You might think that here in South Florida, there’s no need to worry about winter home safety. Few homeowners will ever have to be concerned about frozen pipes. Nevertheless, there are other winter home safety issues that you need to stay on top of, particularly when the house is shut up tight.
We’re lucky on the Treasure Coast that we can fling open the windows in winter at times, but we also need to occasionally close things up for those rare cold spells. When that happens, it’s important that your combustion-powered equipment works right.
Any appliance powered by gas — be it your heating system, clothes dryer or water heater — gives off exhaust gases. If they are not properly vented to the outdoors, carbon monoxide, an odorless, tasteless, invisible and deadly gas — can build up and sicken or even kill.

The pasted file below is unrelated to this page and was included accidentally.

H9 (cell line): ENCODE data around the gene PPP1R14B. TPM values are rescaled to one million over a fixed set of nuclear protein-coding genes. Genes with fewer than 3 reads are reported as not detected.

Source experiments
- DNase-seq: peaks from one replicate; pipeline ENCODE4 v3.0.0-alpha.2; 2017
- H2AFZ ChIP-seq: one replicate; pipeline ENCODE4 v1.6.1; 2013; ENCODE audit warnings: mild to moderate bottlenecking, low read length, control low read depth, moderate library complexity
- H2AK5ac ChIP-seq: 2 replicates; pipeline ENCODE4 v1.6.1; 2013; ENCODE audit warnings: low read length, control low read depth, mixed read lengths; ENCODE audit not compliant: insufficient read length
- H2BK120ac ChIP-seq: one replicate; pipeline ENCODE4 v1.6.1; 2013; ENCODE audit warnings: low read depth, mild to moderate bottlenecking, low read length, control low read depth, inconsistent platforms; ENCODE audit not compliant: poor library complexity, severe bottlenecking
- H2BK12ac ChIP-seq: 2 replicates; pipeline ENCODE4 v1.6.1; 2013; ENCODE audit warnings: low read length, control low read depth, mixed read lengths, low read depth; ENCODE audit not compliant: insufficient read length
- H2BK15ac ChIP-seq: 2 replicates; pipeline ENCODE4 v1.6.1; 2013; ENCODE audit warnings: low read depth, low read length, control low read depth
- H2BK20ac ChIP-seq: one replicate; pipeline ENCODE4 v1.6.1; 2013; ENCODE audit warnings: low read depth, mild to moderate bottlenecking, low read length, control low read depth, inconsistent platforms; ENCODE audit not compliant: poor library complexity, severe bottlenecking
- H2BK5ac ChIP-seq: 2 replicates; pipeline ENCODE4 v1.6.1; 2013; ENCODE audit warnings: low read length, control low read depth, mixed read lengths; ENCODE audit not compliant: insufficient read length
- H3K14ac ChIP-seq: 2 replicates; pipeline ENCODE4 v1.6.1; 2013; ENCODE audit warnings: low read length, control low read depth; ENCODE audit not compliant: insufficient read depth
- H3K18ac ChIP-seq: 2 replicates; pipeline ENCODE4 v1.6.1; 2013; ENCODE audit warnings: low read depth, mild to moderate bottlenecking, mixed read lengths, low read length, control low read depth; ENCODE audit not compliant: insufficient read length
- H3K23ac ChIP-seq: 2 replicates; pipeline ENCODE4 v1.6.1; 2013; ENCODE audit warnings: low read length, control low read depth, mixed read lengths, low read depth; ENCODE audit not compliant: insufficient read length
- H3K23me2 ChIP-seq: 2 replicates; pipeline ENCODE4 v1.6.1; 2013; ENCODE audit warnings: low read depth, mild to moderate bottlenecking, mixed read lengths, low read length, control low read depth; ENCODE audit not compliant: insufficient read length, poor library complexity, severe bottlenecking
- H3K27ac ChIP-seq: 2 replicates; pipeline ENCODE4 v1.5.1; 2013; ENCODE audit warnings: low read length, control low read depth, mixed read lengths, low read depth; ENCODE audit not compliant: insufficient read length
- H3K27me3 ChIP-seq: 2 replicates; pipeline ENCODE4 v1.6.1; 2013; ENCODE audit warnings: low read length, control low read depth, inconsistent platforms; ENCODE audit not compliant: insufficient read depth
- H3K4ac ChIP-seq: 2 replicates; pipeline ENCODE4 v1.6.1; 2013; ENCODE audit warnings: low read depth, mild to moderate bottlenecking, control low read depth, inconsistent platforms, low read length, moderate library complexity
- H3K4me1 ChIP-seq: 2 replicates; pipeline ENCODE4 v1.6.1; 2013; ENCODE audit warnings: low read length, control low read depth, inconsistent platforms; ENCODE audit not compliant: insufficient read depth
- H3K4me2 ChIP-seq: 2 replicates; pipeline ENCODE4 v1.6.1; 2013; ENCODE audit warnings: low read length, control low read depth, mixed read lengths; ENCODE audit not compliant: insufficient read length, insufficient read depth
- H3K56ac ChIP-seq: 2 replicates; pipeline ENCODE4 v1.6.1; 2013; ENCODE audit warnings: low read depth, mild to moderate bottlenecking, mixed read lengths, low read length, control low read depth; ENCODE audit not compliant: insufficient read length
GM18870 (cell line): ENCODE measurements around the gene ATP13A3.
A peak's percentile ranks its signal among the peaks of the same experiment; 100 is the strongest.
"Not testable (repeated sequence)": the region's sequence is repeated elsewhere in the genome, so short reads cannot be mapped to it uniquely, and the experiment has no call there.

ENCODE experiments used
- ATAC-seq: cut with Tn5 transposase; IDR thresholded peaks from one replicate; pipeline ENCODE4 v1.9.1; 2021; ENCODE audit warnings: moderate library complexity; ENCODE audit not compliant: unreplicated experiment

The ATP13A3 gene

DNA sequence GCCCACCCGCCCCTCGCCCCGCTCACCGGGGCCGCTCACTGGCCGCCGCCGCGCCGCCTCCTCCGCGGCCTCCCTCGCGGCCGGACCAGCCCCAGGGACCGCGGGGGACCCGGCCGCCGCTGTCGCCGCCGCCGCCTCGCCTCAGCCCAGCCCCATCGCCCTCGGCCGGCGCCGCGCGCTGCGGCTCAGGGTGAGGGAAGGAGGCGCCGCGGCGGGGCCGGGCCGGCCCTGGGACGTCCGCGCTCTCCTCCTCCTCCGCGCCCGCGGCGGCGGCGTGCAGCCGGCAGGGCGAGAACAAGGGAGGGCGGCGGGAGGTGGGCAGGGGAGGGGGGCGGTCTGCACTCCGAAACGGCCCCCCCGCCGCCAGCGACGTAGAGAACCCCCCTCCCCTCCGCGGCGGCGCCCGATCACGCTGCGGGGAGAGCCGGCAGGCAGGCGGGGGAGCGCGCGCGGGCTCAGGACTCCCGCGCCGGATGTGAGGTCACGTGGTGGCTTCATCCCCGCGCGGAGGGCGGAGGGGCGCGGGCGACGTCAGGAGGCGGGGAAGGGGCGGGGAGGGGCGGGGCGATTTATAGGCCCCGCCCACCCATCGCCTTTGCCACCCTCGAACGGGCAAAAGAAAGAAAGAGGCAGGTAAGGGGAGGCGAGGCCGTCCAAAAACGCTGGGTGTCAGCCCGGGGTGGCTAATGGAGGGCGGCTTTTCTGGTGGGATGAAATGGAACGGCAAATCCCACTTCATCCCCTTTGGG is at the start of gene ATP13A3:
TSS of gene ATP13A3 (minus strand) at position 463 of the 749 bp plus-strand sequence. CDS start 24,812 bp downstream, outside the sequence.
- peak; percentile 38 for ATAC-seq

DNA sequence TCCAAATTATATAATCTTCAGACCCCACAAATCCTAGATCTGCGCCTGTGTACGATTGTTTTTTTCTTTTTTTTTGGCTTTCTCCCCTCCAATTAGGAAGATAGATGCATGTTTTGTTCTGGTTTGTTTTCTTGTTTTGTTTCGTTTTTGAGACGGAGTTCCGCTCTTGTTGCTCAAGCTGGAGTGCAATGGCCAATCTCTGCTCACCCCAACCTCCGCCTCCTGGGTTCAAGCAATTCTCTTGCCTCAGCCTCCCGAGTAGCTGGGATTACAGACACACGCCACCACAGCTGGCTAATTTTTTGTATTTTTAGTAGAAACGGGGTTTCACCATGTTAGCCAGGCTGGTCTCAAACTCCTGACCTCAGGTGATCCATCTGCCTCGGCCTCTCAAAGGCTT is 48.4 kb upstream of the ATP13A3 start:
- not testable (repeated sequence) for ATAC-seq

That’s just one reason why you need to have your furnace professionally inspected every year, even if you don’t use it that often. The technician should check the venting, the burners and pilot assembly to ensure they are functioning properly. An inspection of the heat exchanger for cracks that might leak carbon monoxide should also be on the maintenance list.
Carbon Monoxide Detectors
If you have any combustion-powered appliances in your home, it’s a good idea to protect your family by mounting carbon monoxide detectors in the home. Place one on each level of the home. They should be mounted about 5 feet from the floor and near the bedrooms.
Check the detectors periodically to make sure they are working. Change batteries and tighten loose wires.
While You’re Away
Whenever you’re planning to be away from home this winter, have someone check your home. Even though frozen pipes shouldn’t be an issue, flooding can occur from unexpected sources — a burst pipe or the condensate drain of the air conditioner. If you can’t be reached while you’re away, give your friend the name of your HVAC consultant for emergencies.
To learn more about winter home safety, contact NisAir Air Conditioning and Heating. We serve Martin, Palm and Indian River counties.